PHYSICAL CONTROLS ON MAGMAS IN MONOGENETIC VOLCANIC SYSTEMS: FROM MAGMA GENERATION TO SURFACE ERUPTION

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Part 2 Physical controls on magmas in monogenetic volcanic systems: from magma generation to surface eruption.

Introduction

This review summarizes the current state of knowledge on the physical controls in a monogenetic volcanic system, which include: (1) the melting anomaly at the magma source; (2) the conduits through which magma rises to the surface; (3) the magma chambers (if any are formed); (4) the zones of geothermal influence; and (5) the volcanic edifice [Walker, 1993; 2000]. The generation, segregation, and propagation of mafic magmas, from the mantle to the surface of the Earth, involve different time and spatial scales [Walker, 1993; 2000; Canon-Tapia and Walker, 2004]. An understanding of the physical controls on these processes is fundamental to understanding the occurrence and development of monogenetic basaltic volcanism anywhere around the world. Mafic magmas are generated by partial melting in the upper mantle [O’Hara, 1965]. The first melts are formed in a partially molten mantle matrix and are considered to have an ascent rate on the order of only several to tens of centimetres per year due to the high viscosities of the mantle matrix involved [Rubin, 1993a; Hewitt, 2010]. Melt segregation is also a slow process occurring on the order of millimetres per year [Faul, 1997]. On the other hand, basaltic volcanic eruptions liberate large volumes of mafic magmas and last from days to years, with dikes propagating on the order of meters per second [Battaglia et al., 2005; Demouchy et al., 2006]. Fast extraction of large amounts of mafic magma from the mantle is thus considered to be controlled by hydraulic fracturing driven by magma within cracks (dikes) [e.g., Rubin, 1995; and references therein]. The various processes involved in a volcanic system are listed in Table 2-1. The reasons magma accumulates and then propagates toward the surface, as well as the nature of the principal drivers of its propagation, are still debated [Valentine, 1989], despite the importance of these key processes for predicting future eruptions in monogenetic basaltic fields. In addition to the controls on magma propagation at depth,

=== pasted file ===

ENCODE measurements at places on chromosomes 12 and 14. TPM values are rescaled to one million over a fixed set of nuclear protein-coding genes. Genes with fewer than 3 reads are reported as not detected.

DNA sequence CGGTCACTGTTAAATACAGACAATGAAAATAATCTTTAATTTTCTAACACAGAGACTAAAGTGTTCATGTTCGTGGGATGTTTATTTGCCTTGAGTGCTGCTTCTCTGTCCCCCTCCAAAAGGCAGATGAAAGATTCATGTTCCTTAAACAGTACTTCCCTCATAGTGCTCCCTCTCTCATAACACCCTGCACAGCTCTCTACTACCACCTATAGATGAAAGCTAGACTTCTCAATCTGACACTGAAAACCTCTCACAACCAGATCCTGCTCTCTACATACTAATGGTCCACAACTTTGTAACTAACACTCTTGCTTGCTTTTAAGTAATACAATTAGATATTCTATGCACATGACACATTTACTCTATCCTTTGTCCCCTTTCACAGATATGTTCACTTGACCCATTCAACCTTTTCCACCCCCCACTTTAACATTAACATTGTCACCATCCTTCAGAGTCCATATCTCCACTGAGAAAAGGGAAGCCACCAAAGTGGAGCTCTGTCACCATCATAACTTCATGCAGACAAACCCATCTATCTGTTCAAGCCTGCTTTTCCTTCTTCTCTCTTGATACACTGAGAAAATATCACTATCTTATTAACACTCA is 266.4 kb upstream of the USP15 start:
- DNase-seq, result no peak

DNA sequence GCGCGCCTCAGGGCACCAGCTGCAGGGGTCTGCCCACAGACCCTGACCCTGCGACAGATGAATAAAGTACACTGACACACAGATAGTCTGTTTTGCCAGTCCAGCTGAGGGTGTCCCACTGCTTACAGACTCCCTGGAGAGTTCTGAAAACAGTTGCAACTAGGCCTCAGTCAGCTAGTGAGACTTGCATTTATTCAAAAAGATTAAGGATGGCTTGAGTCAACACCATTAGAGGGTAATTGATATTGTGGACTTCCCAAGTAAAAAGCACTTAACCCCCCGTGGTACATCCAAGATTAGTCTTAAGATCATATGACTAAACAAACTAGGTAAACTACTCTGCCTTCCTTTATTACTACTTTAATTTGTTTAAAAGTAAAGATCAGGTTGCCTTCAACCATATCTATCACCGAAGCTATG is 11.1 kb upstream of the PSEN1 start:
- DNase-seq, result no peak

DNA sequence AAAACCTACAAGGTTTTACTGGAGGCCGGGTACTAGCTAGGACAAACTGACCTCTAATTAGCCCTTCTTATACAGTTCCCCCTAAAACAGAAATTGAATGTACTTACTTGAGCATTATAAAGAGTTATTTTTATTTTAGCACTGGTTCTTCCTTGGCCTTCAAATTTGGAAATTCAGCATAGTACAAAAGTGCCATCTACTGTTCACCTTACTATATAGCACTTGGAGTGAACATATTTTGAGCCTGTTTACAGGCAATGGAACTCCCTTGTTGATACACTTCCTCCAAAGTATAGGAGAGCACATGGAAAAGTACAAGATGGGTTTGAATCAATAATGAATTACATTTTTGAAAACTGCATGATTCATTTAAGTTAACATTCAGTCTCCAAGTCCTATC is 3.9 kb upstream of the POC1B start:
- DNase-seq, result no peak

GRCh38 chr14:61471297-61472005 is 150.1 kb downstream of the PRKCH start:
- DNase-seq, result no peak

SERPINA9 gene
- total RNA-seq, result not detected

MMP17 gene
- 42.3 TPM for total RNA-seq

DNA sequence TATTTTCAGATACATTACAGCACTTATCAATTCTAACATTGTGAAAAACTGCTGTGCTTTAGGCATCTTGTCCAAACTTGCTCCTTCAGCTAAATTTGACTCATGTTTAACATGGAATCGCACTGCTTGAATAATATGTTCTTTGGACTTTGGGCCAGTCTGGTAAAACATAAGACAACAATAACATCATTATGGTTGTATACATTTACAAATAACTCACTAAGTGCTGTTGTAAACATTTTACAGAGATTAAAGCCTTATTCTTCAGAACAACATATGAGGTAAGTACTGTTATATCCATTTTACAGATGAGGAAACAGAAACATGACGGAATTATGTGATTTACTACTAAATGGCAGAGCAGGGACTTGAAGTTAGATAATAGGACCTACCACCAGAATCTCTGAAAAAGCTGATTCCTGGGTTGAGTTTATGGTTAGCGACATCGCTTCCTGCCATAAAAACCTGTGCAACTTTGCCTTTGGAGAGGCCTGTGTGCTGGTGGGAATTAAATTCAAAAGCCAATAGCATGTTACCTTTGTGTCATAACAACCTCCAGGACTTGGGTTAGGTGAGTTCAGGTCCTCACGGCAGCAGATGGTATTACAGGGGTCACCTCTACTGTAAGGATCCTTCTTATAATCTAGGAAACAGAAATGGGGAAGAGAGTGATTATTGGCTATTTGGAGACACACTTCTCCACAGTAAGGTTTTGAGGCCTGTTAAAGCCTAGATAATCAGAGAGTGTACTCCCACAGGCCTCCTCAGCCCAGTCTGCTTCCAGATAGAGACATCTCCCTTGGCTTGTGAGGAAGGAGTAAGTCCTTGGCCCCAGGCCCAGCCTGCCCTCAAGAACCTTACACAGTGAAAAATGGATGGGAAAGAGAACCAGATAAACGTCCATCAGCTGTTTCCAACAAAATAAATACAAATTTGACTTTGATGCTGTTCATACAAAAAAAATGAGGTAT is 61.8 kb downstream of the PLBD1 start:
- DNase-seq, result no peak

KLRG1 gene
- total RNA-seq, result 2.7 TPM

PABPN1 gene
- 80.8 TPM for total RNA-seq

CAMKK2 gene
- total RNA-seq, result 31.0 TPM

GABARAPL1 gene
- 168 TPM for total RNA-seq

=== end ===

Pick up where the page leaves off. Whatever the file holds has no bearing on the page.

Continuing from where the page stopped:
another concern arises when one looks at the development of a monogenetic basaltic field at the Earth’s surface. This type of volcanism is characterized by small volcanic centres (i.e., scoria cones, maars, tuff rings and shield volcanoes) scattered across a restricted area (i.e., a field). In general, each volcano in a monogenetic basaltic volcanic field is related to one single eruption [Brenna et al., 2011], corresponding to a single transfer of magma from a source at depth up to the surface. Therefore, an important question is what causes each magma batch to extrude at a different location. To set the framework for the thesis, this Part describes the general physical controls acting on the magma from its source to surface. Firstly, the rheological characteristics of the medium hosting the magma from source to surface are summarized, and then different theories on how and where magmas are generated are discussed. Finally, theories on how magmas segregate and propagate are presented. This review highlights recent research into the controls on the ascent of magmas, and touches on important gaps in our understanding of monogenetic basaltic volcanism, which will be addressed in subsequent Parts.

Rheology of the lithosphere

A monogenetic basaltic volcanic system comprises the generation of magmas in the mantle and the propagation of these magmas through each constituent layer of the lithosphere (upper mantle, lower and upper crust), which influences the viability of the system. The generation, segregation, and propagation of magmas are controlled by the rheological properties of all the lithosphere layers.

Theory

‘Rheology’ describes the response of materials, such as rocks or melts, to an imposed stress regime. The response depends on the intrinsic properties of the material (e.g., composition, density) and extrinsic conditions (e.g., pressure, temperature, chemistry) [Ranalli, 1995]. Materials can be homogeneous (with isotropic or anisotropic mechanical properties) or inhomogeneous, and are characterized by parameters such as elasticity, rigidity, compressibility, and viscosity [Hawkes and Mellor, 1970; McBirney and Murase, 1984; Ranalli, 1995; Ancey, 2007; Burov, 2011]. Three dominant rheological behaviours, elasticity, viscous flow and plasticity, ideally characterize relationships between stress, strain and time (Fig. 2-1). Most materials can support small strains without being permanently deformed (elastic behaviour). However, if the stress exceeds their yield strength (threshold at which permanent deformation occurs), either brittle rupture (for purely elastic materials), or plastic flow will occur, depending on the environment and the composition of the material (Fig. 2-2a). The brittle mode occurs at low confining pressure and low temperature and/or high differential stress and/or high strain rates. Plastic flow is ductile, and occurs in high temperature environments and/or low differential stress and/or low strain rates. Plastic deformation includes a number of different creep2 mechanisms, depending on the differential stress and temperature (Fig. 2-2a):
i) diffusion creep (volume diffusion (Nabarro-Herring creep), grain boundary diffusion (Cobble creep), pressure solution and grain boundary sliding,
ii) dislocation glide and